Today’s race report was submitted by Jason Tan a juggler, joggler, and web developer in Nashville, TN. ———-
Last month, I joggled a 5k in Nashville, TN along with six other jogglers and some non-joggling friends. We were running the Komen Race for the Cure, which raises money for breast cancer awareness and research. My friend Jacob organized our team called, “Juggling for Jugs”. He joggled this race last year, but none of the rest of us had ever joggled before.
I have never run any race before, and was both excited and nervous. Not being much of a runner, my goal was to be able to joggle the race without having to walk. Up until the day of the race, I had only run 2-2.5 miles straight. People told me I would have extra adrenaline on race day, but I wasn’t sure if it would be enough for an extra half mile. Regarding the joggling, I had been closely following and reading Perry’s Just Your Average Joggler blog. His Joggling Etiquette Articles were very helpful to know what to expect on race day. Our team met at the Vanderbilt track to practice joggling the week before the race.
We lined up towards the back of the runners. I didn’t realize how big this race was going to be! There were over 10,000 participants, and it took us a little while to get to the starting line. Once we got to the starting line, there were still a lot of “runners” starting the race out walking. It was quite a challenge navigating through the crowds, and I dropped quite a few times, not able to find my rhythm. But once things cleared out, I was able to relax and find my pace.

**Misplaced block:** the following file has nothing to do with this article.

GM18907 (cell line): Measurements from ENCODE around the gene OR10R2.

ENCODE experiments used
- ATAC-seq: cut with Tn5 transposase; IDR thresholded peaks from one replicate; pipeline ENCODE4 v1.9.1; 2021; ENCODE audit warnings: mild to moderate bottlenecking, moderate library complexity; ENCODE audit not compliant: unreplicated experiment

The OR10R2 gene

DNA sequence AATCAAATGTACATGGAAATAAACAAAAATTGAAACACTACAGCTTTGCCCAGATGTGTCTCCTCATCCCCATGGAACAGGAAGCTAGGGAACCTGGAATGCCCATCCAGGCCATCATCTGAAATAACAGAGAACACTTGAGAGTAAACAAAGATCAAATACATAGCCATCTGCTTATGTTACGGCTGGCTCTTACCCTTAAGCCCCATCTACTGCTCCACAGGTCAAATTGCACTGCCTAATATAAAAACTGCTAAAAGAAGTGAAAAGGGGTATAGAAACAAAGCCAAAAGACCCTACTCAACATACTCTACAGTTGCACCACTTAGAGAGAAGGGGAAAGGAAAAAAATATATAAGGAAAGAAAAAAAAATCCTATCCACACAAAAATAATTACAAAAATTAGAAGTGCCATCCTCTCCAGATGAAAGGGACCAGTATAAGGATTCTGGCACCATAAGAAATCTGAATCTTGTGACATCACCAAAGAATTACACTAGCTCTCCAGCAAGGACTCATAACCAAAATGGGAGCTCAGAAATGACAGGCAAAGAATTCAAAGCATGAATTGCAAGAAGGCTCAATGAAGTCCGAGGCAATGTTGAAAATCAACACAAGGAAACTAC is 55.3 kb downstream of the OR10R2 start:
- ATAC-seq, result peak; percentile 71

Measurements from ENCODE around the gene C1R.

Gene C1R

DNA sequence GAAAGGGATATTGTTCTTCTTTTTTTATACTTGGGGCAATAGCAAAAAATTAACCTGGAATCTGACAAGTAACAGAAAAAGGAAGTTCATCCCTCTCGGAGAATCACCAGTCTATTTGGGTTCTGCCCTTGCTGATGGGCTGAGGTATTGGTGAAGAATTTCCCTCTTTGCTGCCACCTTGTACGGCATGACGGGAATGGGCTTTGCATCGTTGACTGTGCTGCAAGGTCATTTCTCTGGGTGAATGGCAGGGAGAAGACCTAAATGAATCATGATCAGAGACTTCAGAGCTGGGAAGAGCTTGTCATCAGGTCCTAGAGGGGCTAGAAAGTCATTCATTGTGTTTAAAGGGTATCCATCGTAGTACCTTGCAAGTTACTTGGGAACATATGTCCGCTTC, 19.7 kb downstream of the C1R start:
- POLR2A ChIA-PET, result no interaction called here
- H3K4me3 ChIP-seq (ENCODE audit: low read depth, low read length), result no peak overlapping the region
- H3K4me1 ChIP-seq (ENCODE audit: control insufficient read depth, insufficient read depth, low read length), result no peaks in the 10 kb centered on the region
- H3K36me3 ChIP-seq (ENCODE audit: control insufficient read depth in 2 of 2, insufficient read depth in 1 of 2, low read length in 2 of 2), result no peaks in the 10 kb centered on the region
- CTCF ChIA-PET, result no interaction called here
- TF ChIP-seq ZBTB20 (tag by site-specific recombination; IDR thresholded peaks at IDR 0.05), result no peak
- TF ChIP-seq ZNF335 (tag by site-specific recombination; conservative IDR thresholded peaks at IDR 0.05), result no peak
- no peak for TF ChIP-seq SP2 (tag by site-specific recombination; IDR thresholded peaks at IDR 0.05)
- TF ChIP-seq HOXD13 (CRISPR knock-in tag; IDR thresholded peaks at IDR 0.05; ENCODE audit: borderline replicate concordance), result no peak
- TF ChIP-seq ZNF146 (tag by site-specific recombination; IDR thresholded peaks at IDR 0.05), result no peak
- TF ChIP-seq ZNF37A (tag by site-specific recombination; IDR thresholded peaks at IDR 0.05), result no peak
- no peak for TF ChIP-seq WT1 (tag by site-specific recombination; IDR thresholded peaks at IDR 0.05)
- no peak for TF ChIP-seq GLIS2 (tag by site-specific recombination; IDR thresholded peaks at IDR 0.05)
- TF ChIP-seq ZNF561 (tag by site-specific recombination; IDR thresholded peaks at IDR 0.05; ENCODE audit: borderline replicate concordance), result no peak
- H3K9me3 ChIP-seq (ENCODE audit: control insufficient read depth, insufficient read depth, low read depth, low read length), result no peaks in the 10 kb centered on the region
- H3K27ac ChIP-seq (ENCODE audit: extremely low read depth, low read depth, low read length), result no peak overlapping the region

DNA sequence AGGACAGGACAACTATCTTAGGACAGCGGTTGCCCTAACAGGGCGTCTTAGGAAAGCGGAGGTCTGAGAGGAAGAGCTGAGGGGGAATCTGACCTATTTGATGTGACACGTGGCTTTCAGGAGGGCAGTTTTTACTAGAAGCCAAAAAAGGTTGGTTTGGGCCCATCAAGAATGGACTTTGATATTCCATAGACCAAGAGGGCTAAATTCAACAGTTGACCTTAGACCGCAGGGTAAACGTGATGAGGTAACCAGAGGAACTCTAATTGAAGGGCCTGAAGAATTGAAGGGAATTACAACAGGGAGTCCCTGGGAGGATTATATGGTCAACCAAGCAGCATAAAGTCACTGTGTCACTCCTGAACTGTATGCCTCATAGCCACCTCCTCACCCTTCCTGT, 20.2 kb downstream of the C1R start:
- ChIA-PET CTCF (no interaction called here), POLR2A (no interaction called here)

The combination of a new course (I had been mostly running the same course in my neighborhood the month before), the crowd of other runners, and being able to focus on juggling made the race go by very quickly. I reached the first water station at the mile mark, and couldn’t believe I had already gone a mile! There were lots of “I can’t believe this guy is passing me while juggling!” comments along the way. Around the second mile marker, I caught up with a friend I recognized earlier from college. I had some conversations with other runners, but realized that it caused me to drop, so I eventually kept the talking to a minimum as I neared the end of the race.
There was an uphill stretch that I wasn’t expecting about half a mile from the end. Luckily, I had enough energy left and made it over the hill. Some friends of mine that came to watch the race were waiting a few blocks before the finish. I smiled (I couldn’t risk a wave!), and then raced for the finish line. I attempted to throw one ball high over the finish line and catch it, but I ended up dropping as I crossed! I don’t remember my exact time… I think it was around 34 minutes. I was just excited to have finished the race without any walking.
Having completed my first joggling race (and first race in general), I’m looking forward to more joggling! Next time, I hope to focus more on not dropping and my overall speed. Reading race accounts of marathon joggling has been both inspiring and intimidating. I hope that my beginner’s account of joggling a 5k will encourage any brand new jogglers out there.
I started a joggling Flickr group, where you can see some pictures from our race and other jogglers on Flickr. If you use Flickr, please join the group and add photos!